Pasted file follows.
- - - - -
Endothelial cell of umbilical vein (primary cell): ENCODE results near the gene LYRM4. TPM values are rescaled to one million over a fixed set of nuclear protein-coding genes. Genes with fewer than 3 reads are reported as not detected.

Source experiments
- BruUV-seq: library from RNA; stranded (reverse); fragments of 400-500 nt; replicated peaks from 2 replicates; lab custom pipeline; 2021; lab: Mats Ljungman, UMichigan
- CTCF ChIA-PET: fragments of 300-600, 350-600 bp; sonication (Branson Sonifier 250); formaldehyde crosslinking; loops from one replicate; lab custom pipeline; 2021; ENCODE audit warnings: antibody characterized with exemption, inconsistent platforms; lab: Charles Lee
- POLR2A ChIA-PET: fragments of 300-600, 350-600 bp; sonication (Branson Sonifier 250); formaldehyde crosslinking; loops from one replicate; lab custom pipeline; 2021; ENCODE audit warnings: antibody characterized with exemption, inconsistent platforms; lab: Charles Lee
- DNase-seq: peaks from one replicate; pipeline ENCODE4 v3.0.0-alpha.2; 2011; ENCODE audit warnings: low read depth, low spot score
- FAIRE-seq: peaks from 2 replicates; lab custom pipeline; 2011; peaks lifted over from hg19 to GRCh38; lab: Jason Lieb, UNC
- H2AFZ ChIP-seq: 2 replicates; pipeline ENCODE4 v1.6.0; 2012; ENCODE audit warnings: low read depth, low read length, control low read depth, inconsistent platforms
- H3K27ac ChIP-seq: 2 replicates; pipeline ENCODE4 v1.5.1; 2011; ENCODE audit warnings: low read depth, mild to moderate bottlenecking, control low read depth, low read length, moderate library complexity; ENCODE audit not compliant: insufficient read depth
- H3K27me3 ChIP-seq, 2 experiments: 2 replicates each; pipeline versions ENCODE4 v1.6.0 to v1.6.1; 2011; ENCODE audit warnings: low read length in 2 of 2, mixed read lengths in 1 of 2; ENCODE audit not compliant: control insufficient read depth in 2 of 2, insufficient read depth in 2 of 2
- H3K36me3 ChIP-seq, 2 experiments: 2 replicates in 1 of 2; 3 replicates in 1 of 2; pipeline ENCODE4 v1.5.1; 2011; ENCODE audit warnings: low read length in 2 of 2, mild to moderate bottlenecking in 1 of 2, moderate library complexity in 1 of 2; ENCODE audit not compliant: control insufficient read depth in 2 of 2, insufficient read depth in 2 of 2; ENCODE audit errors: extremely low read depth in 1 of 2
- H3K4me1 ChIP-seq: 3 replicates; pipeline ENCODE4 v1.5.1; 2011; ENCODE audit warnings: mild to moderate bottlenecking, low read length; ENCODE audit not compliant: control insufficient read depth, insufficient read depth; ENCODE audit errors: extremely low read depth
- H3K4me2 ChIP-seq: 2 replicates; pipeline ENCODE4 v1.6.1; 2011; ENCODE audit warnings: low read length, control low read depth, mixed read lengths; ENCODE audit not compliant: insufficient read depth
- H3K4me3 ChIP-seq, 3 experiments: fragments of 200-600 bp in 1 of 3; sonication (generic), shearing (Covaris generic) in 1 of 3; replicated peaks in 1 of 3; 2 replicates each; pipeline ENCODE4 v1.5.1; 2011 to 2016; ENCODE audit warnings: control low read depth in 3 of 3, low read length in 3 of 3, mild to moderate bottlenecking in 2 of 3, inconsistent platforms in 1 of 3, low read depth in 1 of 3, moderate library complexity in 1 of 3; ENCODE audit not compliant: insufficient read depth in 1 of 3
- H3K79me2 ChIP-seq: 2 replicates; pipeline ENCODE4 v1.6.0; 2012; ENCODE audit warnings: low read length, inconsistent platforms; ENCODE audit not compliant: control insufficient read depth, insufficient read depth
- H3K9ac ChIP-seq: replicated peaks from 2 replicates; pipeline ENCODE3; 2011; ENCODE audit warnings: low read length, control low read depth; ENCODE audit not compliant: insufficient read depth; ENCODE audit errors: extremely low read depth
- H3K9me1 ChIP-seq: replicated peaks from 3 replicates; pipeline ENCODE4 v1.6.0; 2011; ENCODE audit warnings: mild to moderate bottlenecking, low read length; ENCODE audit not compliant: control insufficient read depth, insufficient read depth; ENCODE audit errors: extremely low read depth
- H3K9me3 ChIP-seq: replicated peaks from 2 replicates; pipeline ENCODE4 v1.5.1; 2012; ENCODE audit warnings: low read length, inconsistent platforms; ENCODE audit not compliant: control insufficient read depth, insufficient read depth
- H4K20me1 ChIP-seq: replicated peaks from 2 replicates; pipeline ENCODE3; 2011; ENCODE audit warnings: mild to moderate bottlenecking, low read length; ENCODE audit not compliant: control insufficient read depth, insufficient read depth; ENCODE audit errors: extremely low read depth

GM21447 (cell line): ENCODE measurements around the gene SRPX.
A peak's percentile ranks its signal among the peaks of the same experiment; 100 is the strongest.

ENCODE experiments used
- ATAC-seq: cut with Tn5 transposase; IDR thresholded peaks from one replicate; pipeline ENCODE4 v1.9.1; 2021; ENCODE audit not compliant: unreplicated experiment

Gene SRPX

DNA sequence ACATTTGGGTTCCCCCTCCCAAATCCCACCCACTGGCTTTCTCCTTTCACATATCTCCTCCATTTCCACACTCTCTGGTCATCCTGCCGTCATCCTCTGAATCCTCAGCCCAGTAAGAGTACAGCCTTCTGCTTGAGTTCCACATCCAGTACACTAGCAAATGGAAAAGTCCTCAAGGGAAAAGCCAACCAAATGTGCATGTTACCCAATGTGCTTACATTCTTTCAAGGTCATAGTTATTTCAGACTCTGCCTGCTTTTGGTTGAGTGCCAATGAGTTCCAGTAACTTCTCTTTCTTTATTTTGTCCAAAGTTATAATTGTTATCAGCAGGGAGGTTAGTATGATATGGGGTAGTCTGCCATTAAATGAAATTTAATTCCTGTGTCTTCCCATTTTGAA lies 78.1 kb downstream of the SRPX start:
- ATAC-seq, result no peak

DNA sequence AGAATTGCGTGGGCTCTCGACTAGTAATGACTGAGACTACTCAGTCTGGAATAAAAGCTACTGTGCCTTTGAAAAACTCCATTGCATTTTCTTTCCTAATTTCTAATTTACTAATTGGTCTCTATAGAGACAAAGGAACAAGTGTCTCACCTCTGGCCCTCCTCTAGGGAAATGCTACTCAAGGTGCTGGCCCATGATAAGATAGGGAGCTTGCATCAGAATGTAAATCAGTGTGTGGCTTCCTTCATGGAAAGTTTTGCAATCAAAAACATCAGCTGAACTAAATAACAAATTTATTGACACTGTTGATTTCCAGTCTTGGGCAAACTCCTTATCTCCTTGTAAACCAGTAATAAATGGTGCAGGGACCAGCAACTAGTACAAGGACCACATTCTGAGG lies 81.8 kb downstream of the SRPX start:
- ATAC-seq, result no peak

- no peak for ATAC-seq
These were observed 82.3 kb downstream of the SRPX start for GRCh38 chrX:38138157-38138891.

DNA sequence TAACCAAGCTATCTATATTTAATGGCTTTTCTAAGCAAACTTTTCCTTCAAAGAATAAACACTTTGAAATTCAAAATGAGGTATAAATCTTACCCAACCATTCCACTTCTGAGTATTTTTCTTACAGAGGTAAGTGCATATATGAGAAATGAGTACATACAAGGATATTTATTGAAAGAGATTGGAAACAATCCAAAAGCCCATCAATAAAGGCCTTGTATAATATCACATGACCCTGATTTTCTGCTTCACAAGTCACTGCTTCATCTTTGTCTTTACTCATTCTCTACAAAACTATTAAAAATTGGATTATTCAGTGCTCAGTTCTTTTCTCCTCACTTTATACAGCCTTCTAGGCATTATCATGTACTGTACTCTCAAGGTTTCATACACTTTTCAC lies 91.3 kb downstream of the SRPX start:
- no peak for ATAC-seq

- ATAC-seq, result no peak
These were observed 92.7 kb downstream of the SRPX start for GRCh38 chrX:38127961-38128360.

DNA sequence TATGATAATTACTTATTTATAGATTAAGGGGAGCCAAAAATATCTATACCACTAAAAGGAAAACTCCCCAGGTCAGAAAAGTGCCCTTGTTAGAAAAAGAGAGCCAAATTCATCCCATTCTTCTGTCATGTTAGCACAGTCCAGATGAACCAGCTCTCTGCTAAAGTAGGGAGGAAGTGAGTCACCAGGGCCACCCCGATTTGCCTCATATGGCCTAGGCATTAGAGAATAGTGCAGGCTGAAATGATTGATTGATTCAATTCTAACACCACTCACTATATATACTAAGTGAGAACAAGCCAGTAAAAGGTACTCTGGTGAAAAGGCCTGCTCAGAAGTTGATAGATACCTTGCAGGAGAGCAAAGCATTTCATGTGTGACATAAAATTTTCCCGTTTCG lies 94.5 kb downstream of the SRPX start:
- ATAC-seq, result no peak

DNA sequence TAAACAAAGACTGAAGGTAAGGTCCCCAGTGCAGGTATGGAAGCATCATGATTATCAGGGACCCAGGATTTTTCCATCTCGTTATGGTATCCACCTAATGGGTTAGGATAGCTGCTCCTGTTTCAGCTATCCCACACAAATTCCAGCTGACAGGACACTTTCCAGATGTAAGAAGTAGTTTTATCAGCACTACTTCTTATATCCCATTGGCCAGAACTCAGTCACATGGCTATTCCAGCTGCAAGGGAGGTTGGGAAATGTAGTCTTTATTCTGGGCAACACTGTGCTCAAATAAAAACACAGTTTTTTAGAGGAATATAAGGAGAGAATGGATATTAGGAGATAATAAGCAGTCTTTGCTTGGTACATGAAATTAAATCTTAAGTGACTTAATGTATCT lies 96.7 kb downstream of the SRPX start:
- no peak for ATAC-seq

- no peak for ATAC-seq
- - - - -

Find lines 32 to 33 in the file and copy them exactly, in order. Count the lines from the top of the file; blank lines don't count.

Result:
- no peak for ATAC-seq

- ATAC-seq, result no peak